"Mito Kids:" Little soldiers fighting a deadly disease - AmericaNowNews.com

"Mito Kids" fight a deadly disease

Mitochondrial Disease is a debilitating medical condition most people have never heard of, but one that can dramatically shorten a child's life.

Healthy babies who suddenly stop growing, loose muscle tone, and start having seizures may have the disease.

Doctors and researchers say a wrong diagnosis, treatment, or diet can make the condition worse.

The "little star" of the Schulz family in Charlotte, North Carolina, requires extra special star treatment.  

Finn Schulz, 3, has his own special chair and calls himself "Sweetness."

Finn has his own special food fed through a stomach tube, and receives a special supply of oxygen which is always tethered to a tank that follows him wherever he goes.

"That means I'm special," Finn says.

While he may be special, his medical condition is not rare. Mitochondrial Disease is caused by a mutation or deletion on his Mitochondrial DNA.

Every 30 minutes, another child is born as special as Finn who will develop Mitochondrial Disease by the time they turn 10.

"At some point in time, it's going to take his life," Finn's father, Andrew, acknowledges. "With what he's got, doctors say he probably won't live past his teenage years."

Doctors and researchers say that's the case with most of these children who are commonly called Mito Kids.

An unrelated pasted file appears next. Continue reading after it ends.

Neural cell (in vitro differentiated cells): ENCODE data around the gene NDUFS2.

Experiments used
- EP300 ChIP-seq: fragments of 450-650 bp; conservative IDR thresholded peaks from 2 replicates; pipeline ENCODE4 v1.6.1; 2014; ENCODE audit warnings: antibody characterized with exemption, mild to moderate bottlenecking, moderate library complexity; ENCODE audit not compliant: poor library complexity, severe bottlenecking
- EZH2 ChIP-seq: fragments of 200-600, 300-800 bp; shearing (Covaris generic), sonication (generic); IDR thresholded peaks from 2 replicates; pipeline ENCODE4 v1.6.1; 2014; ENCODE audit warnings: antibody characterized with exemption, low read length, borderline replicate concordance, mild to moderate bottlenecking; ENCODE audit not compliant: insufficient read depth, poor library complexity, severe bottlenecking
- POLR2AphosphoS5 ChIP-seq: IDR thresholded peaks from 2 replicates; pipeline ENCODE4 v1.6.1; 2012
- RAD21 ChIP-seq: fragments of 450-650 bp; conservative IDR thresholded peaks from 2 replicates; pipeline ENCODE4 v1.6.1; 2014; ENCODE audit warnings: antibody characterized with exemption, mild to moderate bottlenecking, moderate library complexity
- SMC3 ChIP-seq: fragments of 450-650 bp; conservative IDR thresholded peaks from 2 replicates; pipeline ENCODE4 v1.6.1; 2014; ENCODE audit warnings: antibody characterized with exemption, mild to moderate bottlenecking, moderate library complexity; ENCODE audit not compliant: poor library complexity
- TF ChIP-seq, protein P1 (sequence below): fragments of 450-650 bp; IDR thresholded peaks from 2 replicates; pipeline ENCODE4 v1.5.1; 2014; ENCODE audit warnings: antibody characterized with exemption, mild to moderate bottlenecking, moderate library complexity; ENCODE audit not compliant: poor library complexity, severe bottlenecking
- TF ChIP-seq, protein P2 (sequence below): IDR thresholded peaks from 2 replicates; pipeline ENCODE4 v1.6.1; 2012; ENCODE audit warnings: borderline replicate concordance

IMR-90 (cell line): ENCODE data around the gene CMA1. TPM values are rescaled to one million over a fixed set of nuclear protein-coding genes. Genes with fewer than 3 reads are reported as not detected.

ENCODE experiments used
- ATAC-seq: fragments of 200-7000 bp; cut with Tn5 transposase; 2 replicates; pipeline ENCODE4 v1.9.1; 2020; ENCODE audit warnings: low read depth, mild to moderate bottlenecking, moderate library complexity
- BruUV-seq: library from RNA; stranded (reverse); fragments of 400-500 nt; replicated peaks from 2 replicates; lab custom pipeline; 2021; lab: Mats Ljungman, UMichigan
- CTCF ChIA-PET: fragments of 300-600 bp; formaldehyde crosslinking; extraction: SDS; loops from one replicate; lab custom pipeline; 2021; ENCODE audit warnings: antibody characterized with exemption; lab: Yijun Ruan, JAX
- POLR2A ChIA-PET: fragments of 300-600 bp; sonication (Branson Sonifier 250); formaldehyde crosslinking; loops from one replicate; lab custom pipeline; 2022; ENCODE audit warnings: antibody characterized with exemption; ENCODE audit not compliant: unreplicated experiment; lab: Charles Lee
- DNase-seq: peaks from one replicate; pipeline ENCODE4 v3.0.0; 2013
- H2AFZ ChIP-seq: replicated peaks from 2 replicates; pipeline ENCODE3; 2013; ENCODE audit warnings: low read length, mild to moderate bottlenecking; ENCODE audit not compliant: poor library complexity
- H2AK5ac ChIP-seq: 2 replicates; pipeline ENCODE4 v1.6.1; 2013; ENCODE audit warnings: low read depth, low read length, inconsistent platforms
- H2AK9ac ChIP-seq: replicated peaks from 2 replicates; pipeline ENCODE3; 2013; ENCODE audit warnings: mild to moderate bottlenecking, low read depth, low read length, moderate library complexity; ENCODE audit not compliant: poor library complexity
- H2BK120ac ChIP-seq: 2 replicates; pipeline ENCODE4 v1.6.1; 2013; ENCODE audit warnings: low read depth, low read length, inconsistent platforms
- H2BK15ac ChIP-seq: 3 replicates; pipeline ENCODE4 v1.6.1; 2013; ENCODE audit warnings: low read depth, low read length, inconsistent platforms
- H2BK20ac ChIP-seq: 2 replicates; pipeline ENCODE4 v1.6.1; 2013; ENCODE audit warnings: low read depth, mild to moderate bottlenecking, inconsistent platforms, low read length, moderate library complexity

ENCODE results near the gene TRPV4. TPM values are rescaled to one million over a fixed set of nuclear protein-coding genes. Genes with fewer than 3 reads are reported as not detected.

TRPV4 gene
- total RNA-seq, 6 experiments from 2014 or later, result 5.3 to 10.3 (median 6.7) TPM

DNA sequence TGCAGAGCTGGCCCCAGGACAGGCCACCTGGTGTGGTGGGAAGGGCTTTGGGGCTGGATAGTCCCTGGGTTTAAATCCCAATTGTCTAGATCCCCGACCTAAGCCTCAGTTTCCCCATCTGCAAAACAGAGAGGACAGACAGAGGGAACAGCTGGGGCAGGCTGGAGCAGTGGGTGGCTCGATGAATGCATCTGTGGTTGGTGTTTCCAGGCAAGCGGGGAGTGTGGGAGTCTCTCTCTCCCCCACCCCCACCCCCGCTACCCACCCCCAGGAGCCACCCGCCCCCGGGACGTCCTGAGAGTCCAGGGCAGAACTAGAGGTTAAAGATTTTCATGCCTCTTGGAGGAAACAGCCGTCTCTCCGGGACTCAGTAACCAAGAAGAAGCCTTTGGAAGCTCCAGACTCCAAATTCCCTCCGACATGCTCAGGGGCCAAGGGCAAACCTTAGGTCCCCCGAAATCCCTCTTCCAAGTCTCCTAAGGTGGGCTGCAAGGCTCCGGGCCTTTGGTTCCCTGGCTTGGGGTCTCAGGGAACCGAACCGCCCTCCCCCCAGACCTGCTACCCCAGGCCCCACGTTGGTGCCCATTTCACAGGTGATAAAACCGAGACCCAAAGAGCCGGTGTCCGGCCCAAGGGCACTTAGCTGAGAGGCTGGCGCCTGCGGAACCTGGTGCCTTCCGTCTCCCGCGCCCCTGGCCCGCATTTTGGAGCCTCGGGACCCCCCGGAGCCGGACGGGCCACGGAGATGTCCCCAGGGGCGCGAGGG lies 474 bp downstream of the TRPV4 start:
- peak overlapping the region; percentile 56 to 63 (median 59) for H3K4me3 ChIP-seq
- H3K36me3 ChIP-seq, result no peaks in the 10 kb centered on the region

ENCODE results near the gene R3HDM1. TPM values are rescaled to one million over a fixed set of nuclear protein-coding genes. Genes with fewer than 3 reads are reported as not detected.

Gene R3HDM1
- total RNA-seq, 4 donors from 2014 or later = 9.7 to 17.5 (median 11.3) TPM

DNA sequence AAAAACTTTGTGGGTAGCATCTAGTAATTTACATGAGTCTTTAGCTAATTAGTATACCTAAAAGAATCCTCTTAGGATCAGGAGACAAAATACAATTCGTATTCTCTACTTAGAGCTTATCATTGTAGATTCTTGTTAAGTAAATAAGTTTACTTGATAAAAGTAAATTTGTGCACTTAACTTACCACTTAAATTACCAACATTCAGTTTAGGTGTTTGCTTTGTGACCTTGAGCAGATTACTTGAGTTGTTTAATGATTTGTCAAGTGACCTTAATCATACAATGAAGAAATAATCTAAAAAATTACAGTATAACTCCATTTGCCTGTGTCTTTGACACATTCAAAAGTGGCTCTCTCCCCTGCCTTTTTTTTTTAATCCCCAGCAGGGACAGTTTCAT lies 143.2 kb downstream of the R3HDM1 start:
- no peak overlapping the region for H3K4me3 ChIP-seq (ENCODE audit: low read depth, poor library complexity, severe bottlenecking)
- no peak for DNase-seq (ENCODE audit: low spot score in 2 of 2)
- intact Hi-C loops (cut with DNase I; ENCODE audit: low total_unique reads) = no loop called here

Unfortunately, there is no cure.  

Dr. William Copeland, Ph.D., is the senior investigator at the National Institutes of Environmental Health Sciences located in Raleigh, NC.

"Its not just one disease, its an umbrella of about 100 to 200 specific name diseases in the medical dictionaries," Copeland points out.

They all have some sort of glitch on the Mitochondrial DNA.

Mitochondria are found in almost every cell of the body and act as a cell's powerhouse by converting food energy into cell energy.

If the Mitochondria is unable to function full-tilt because of a defect on the DNA, the cell can't produce enough energy. Consequently, the cell dies followed by deterioration to the tissue, organ or muscle in which the cell supports.

"The brain and some of the muscle systems will be the first to be affected," Copeland says.

For Finn, his battle with Mitochondrial Disease started at birth and was followed by a year of screaming and violent vomiting.

Then, there were dozens of misdiagnoses and lots of doubt from baffled doctors.